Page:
Who Can Bring A Wrongful Death Claim In Texas?

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Texas law allows the surviving spouse, children or parents of a deceased person to file a wrongful death claim. One of these individuals may bring the claim, or they can choose to file as a group. 

If a wrongful death claim is not filed within three months of the death, the executor or personal representative of the deceased’s estate may file a claim – that is, unless one of the surviving family members who is eligible to file a wrongful death claim specifically requests that a claim not be filed by the estate. 

Under Texas law, surviving siblings and grandparents of the deceased are not allowed to file a wrongful death claim. 

Can Adopted Children Bring A Wrongful Death Claim? 

Yes, if an adoptive parent dies, that parent’s adopted child may bring a wrongful death claim as long as the child was fully and legally adopted. If an adopted child dies, the adoptive parents may also file a wrongful death claim. 

However, if an adopted child’s biological parent dies, the adopted child may not bring a wrongful death claim for the death of the biological parent. 

What Kinds Of Damages Are Paid To Surviving Family Members? 

In wrongful death cases, damages are paid to compensate for a variety of kinds of loss, including:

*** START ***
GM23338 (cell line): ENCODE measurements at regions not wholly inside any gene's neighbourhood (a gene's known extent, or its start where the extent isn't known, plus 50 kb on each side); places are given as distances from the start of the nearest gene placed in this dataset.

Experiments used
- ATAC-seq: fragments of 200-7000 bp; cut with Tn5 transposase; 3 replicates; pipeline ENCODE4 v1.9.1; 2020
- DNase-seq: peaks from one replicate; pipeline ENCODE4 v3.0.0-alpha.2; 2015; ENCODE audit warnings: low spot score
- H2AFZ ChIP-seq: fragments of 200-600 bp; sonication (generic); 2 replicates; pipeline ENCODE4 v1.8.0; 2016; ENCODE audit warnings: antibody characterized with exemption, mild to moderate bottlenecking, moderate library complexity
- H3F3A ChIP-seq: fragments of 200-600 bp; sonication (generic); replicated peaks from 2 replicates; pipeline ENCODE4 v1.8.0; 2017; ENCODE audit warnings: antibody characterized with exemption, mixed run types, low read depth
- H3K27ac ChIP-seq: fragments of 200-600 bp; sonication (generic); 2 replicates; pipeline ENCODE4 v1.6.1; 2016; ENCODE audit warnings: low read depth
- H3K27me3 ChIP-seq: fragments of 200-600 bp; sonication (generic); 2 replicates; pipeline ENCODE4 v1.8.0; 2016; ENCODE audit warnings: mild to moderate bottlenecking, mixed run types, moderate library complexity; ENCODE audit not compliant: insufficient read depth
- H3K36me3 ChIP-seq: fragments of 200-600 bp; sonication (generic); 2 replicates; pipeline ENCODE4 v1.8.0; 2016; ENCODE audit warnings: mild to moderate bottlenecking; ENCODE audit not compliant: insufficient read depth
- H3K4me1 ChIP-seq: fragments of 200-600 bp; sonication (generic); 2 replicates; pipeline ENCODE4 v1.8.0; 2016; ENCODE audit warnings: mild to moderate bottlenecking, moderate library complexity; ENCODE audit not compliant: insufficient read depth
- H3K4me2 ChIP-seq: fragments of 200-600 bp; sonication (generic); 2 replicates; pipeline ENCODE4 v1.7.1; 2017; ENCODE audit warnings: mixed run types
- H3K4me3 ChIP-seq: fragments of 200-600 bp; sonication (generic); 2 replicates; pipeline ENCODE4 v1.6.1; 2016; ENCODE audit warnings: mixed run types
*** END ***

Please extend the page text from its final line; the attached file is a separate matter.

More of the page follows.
• Loss of love, companionship and comfort
  • Emotional pain, suffering and anguish
  • Loss of support, care, advice and services the deceased person would have provided to family members
  • Loss of inheritance, including money that the deceased person would have likely earned and left to family members
  • Lost earning capacity 

In Texas, when a wrongful death is the result of someone else’s willful act or omission, or if the wrongful death is the result of someone else’s gross negligence, exemplary damages may be available in addition to other damages. Exemplary damages are also known as “punitive damages” because they are meant to punish the wrongdoer who caused the death and to send a message that society will not tolerate such wrongdoing. 

Damages in wrongful death cases are divided among the surviving family members, and the amount each family member receives is determined by the court. It is up to the attorney for the family to show the extent of personal and financial loss suffered by each family member, and the judge or jury will then determine the proportions of compensation.

Disclaimer: The answer is intended to be for informational purposes only. It should not be relied on as legal advice, nor construed as a form of attorney-client relationship.

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